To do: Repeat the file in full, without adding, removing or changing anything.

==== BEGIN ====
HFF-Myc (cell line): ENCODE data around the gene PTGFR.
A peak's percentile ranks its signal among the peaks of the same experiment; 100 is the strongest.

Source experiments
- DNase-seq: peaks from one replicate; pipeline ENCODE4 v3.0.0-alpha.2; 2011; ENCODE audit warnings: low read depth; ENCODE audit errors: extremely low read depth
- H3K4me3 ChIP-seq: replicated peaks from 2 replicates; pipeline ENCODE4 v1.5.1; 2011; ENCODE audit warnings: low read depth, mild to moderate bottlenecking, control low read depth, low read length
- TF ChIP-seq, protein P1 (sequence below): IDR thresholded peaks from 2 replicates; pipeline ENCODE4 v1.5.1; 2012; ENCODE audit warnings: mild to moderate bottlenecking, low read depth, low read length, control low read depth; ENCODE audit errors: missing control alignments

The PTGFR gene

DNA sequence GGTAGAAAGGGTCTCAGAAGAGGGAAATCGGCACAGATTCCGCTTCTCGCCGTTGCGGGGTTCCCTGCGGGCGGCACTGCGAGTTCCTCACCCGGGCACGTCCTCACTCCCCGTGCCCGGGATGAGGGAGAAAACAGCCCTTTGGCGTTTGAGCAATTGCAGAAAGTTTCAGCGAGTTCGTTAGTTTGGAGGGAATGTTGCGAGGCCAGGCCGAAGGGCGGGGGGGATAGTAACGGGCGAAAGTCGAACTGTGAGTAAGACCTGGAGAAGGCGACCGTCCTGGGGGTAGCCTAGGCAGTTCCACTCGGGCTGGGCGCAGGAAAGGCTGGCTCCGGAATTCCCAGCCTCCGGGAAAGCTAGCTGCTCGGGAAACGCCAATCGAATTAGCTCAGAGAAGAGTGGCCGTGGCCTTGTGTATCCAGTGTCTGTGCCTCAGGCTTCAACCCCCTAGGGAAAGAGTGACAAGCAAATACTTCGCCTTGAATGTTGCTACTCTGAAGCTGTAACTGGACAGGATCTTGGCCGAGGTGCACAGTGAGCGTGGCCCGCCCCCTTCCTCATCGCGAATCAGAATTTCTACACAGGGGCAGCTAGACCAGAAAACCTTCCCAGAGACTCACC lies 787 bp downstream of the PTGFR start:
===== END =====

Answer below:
HFF-Myc (cell line): ENCODE data around the gene PTGFR.
A peak's percentile ranks its signal among the peaks of the same experiment; 100 is the strongest.

Source experiments
- DNase-seq: peaks from one replicate; pipeline ENCODE4 v3.0.0-alpha.2; 2011; ENCODE audit warnings: low read depth; ENCODE audit errors: extremely low read depth
- H3K4me3 ChIP-seq: replicated peaks from 2 replicates; pipeline ENCODE4 v1.5.1; 2011; ENCODE audit warnings: low read depth, mild to moderate bottlenecking, control low read depth, low read length
- TF ChIP-seq, protein P1 (sequence below): IDR thresholded peaks from 2 replicates; pipeline ENCODE4 v1.5.1; 2012; ENCODE audit warnings: mild to moderate bottlenecking, low read depth, low read length, control low read depth; ENCODE audit errors: missing control alignments

The PTGFR gene

DNA sequence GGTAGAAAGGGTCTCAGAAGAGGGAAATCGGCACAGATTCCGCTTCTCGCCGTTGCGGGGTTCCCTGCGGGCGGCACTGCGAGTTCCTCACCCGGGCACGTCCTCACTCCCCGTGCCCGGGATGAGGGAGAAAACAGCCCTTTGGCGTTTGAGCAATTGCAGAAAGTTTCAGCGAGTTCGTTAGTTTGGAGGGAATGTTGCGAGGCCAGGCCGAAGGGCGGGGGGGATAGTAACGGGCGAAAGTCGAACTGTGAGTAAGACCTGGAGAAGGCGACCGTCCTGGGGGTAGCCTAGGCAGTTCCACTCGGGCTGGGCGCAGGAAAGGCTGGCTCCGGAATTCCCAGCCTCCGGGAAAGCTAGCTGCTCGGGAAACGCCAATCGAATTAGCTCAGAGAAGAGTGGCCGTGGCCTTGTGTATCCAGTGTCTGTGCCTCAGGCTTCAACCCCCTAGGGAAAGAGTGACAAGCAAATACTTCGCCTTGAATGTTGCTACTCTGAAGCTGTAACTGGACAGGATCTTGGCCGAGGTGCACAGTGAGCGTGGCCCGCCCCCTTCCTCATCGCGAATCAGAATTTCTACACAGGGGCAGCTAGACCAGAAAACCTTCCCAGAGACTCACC lies 787 bp downstream of the PTGFR start: